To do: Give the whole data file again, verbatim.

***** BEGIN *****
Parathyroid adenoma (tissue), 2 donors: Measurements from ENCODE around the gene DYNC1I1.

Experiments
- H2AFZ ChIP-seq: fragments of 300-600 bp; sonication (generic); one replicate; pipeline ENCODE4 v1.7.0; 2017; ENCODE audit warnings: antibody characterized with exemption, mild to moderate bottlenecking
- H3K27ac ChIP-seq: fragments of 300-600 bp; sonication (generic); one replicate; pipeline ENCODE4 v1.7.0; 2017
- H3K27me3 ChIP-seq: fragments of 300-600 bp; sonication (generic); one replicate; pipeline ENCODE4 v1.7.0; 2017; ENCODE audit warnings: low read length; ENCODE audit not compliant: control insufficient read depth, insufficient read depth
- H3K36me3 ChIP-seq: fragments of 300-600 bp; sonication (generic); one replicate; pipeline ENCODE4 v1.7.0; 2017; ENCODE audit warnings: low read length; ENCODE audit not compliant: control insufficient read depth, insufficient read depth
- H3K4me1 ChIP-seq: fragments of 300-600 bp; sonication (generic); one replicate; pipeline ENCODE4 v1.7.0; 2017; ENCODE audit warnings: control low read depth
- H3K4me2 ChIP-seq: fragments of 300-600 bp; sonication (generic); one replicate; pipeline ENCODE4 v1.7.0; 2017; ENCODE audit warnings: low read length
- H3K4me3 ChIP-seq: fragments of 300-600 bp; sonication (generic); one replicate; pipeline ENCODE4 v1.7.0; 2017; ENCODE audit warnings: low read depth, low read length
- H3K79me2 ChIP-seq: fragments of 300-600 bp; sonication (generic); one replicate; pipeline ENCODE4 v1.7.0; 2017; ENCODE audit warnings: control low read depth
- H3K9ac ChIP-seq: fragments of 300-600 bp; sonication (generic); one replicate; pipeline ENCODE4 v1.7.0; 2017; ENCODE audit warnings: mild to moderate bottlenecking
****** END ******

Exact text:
Parathyroid adenoma (tissue), 2 donors: Measurements from ENCODE around the gene DYNC1I1.

Experiments
- H2AFZ ChIP-seq: fragments of 300-600 bp; sonication (generic); one replicate; pipeline ENCODE4 v1.7.0; 2017; ENCODE audit warnings: antibody characterized with exemption, mild to moderate bottlenecking
- H3K27ac ChIP-seq: fragments of 300-600 bp; sonication (generic); one replicate; pipeline ENCODE4 v1.7.0; 2017
- H3K27me3 ChIP-seq: fragments of 300-600 bp; sonication (generic); one replicate; pipeline ENCODE4 v1.7.0; 2017; ENCODE audit warnings: low read length; ENCODE audit not compliant: control insufficient read depth, insufficient read depth
- H3K36me3 ChIP-seq: fragments of 300-600 bp; sonication (generic); one replicate; pipeline ENCODE4 v1.7.0; 2017; ENCODE audit warnings: low read length; ENCODE audit not compliant: control insufficient read depth, insufficient read depth
- H3K4me1 ChIP-seq: fragments of 300-600 bp; sonication (generic); one replicate; pipeline ENCODE4 v1.7.0; 2017; ENCODE audit warnings: control low read depth
- H3K4me2 ChIP-seq: fragments of 300-600 bp; sonication (generic); one replicate; pipeline ENCODE4 v1.7.0; 2017; ENCODE audit warnings: low read length
- H3K4me3 ChIP-seq: fragments of 300-600 bp; sonication (generic); one replicate; pipeline ENCODE4 v1.7.0; 2017; ENCODE audit warnings: low read depth, low read length
- H3K79me2 ChIP-seq: fragments of 300-600 bp; sonication (generic); one replicate; pipeline ENCODE4 v1.7.0; 2017; ENCODE audit warnings: control low read depth
- H3K9ac ChIP-seq: fragments of 300-600 bp; sonication (generic); one replicate; pipeline ENCODE4 v1.7.0; 2017; ENCODE audit warnings: mild to moderate bottlenecking